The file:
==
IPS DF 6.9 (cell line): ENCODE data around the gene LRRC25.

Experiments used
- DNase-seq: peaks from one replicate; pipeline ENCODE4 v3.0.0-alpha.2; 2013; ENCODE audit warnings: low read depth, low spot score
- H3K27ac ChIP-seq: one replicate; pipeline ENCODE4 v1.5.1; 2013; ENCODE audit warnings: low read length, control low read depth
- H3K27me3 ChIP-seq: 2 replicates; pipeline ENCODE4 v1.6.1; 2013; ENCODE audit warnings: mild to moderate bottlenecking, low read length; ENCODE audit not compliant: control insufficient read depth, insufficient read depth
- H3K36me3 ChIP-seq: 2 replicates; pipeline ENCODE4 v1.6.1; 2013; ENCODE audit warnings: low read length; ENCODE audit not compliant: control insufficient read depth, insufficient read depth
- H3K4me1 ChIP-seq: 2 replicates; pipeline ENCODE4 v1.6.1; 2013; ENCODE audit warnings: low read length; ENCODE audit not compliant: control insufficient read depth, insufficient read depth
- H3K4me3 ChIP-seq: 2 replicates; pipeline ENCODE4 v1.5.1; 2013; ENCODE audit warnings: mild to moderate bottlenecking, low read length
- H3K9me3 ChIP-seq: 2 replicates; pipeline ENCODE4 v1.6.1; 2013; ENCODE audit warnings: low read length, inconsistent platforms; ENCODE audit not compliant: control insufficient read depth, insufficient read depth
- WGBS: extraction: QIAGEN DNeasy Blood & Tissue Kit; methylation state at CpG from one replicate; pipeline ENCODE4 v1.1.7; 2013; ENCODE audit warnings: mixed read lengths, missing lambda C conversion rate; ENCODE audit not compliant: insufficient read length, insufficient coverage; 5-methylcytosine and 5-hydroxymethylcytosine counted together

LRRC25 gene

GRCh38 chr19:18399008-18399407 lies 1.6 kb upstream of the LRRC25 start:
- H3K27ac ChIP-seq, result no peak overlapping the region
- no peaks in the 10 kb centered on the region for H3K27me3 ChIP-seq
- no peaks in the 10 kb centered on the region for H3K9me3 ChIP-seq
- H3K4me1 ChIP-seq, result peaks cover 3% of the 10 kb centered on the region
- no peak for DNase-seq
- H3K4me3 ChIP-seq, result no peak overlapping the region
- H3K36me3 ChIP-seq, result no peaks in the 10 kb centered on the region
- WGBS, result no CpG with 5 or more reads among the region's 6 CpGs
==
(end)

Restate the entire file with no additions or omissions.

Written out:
IPS DF 6.9 (cell line): ENCODE data around the gene LRRC25.

Experiments used
- DNase-seq: peaks from one replicate; pipeline ENCODE4 v3.0.0-alpha.2; 2013; ENCODE audit warnings: low read depth, low spot score
- H3K27ac ChIP-seq: one replicate; pipeline ENCODE4 v1.5.1; 2013; ENCODE audit warnings: low read length, control low read depth
- H3K27me3 ChIP-seq: 2 replicates; pipeline ENCODE4 v1.6.1; 2013; ENCODE audit warnings: mild to moderate bottlenecking, low read length; ENCODE audit not compliant: control insufficient read depth, insufficient read depth
- H3K36me3 ChIP-seq: 2 replicates; pipeline ENCODE4 v1.6.1; 2013; ENCODE audit warnings: low read length; ENCODE audit not compliant: control insufficient read depth, insufficient read depth
- H3K4me1 ChIP-seq: 2 replicates; pipeline ENCODE4 v1.6.1; 2013; ENCODE audit warnings: low read length; ENCODE audit not compliant: control insufficient read depth, insufficient read depth
- H3K4me3 ChIP-seq: 2 replicates; pipeline ENCODE4 v1.5.1; 2013; ENCODE audit warnings: mild to moderate bottlenecking, low read length
- H3K9me3 ChIP-seq: 2 replicates; pipeline ENCODE4 v1.6.1; 2013; ENCODE audit warnings: low read length, inconsistent platforms; ENCODE audit not compliant: control insufficient read depth, insufficient read depth
- WGBS: extraction: QIAGEN DNeasy Blood & Tissue Kit; methylation state at CpG from one replicate; pipeline ENCODE4 v1.1.7; 2013; ENCODE audit warnings: mixed read lengths, missing lambda C conversion rate; ENCODE audit not compliant: insufficient read length, insufficient coverage; 5-methylcytosine and 5-hydroxymethylcytosine counted together

LRRC25 gene

GRCh38 chr19:18399008-18399407 lies 1.6 kb upstream of the LRRC25 start:
- H3K27ac ChIP-seq, result no peak overlapping the region
- no peaks in the 10 kb centered on the region for H3K27me3 ChIP-seq
- no peaks in the 10 kb centered on the region for H3K9me3 ChIP-seq
- H3K4me1 ChIP-seq, result peaks cover 3% of the 10 kb centered on the region
- no peak for DNase-seq
- H3K4me3 ChIP-seq, result no peak overlapping the region
- H3K36me3 ChIP-seq, result no peaks in the 10 kb centered on the region
- WGBS, result no CpG with 5 or more reads among the region's 6 CpGs